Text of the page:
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Re: soil bugs & anole lunch

Wow, should I be saddened that I don't have roaches or ants in my house?  No, I'm sorry that all I have is a few mealy bugs, one miniature case of what was called "white scale" and those mystery hopping/flying tiny bugs (whether springtails or algae gnats).  

I'll assume that the one sequestered brugmansia with spider mite would also starve an anole.  

I'm almost tempted to introduce ants but think I'll just let this one slide, get one of those rubber anoles and make believe.

I had wanted to introduce the anoles because it would interesting to see, not because I was concerned about those tiny bugs.  Those bugs don't appear to be causing any damage so for now, at least, I'll just let them go on.  Thanks for the information, anyway.

8 AM 10/29/1999 -0500, you wrote:
> >Are these the same as fruit flies?  These look like they are coming out of
> >the soil of my plants.  Fly all over the place, like to head towards the
> >windows, computer screen, etc.
> >>I think these may be algae gnats, fly real slow, breed in the algae/soil,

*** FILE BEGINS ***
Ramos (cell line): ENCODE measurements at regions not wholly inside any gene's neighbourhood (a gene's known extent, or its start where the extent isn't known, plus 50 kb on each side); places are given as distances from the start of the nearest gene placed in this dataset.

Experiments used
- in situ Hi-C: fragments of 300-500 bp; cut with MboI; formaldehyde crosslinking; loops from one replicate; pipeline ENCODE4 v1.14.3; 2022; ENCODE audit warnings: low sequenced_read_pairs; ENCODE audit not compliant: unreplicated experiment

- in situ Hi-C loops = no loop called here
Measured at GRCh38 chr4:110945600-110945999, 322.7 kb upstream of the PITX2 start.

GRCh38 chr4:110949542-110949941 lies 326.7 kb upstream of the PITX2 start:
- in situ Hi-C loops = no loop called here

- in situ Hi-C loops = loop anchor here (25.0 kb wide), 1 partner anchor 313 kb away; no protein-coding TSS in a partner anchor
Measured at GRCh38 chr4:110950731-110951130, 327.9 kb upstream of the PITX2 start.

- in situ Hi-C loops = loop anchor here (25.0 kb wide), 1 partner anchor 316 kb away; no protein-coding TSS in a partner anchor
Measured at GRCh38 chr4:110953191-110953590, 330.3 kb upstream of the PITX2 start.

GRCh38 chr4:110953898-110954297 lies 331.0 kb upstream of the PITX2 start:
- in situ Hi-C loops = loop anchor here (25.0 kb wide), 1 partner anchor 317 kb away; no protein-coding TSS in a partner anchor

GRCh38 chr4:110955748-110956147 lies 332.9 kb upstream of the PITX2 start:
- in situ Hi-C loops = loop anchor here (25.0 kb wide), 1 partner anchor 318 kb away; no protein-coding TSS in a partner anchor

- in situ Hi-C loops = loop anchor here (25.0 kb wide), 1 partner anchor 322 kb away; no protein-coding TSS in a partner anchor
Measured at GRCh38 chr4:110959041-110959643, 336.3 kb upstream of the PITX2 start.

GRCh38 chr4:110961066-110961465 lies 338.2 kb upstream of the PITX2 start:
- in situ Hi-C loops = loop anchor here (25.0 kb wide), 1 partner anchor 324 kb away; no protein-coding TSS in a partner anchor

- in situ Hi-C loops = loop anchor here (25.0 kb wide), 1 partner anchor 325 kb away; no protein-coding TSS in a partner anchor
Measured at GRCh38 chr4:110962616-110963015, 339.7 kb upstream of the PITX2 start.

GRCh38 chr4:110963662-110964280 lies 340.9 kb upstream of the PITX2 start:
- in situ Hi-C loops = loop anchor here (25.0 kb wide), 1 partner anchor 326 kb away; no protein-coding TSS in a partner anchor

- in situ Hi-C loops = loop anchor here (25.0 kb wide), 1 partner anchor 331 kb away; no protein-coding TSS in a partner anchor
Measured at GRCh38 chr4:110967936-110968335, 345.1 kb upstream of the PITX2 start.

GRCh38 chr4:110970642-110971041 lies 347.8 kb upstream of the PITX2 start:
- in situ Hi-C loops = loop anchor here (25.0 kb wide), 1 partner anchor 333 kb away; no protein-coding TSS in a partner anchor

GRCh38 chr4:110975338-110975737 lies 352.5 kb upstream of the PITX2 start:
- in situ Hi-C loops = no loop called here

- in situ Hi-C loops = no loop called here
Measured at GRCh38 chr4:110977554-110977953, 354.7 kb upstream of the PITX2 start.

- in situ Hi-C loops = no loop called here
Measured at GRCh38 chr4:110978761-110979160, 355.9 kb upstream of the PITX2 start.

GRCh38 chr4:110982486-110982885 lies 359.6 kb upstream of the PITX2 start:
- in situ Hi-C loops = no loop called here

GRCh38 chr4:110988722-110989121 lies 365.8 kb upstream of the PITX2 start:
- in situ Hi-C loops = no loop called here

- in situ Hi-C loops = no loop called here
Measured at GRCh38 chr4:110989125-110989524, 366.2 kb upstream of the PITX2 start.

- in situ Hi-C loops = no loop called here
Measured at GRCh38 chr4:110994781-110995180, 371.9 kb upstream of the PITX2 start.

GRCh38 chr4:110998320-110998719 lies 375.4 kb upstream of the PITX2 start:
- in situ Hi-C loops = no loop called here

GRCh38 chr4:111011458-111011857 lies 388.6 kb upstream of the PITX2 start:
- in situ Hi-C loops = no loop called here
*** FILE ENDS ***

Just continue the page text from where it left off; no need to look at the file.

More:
> >>acn be a pest.   Don`t think they will be enough for any self-respecting
> >>Anole, not enough in them.
>Susan, Les, Julius, et al.
>         It sounds from Les' description like what he's got are the fairly
>common springtails.  One possible way to check this is to lift the pot up
>and see if there are some flitting around underneath.  Fungus knats (algae
>knats?) are much more inclined to do at least some limited flying, and
>Susan, are more likely to be what you have, unless you've been working on
>breeding fruit flies and/or have lots of stuff around for them to eat and
>mature ones to lay eggs in.  Fruit flies generally are not soil dwellers at
>any stage of their life cycle.
>         Beneficial nematodes applied to the soil in a water drench really
>help cut down on the fungus knats, and many other pesky little bugs which
>have part of their normal life cycle in the soil.  I'm not familiar with
>the common name "algae knats," but suspect that it may be another common
>name for fungus knats.
>         Les, whether what you've got are springtails or fungus knats,
>that's not enough to keep anoles happy for long.  However, if you're ever
>plagued by any ants, or if you see occasional roaches, the anoles will have
>a field day.  I think that anoles are a great idea, and Don, if you're
>reading this and would be willing to supply a few, I'd be real interested
>up here in Nashville.  No, they don't need to be able to play guitar or
>write songs, good or otherwise.  I tend away from pesticides except soap,
>oil, and alcohol, so I generally have some representatives of most pest
>groups, as well as some beneficials doing their work as well.
>Hope all this help.
>Jonathan Ertelt
>Greenhouse Manager
>Vanderbilt University Biology Department
>Box 1812, Sta. B
>Nashville, TN  37235

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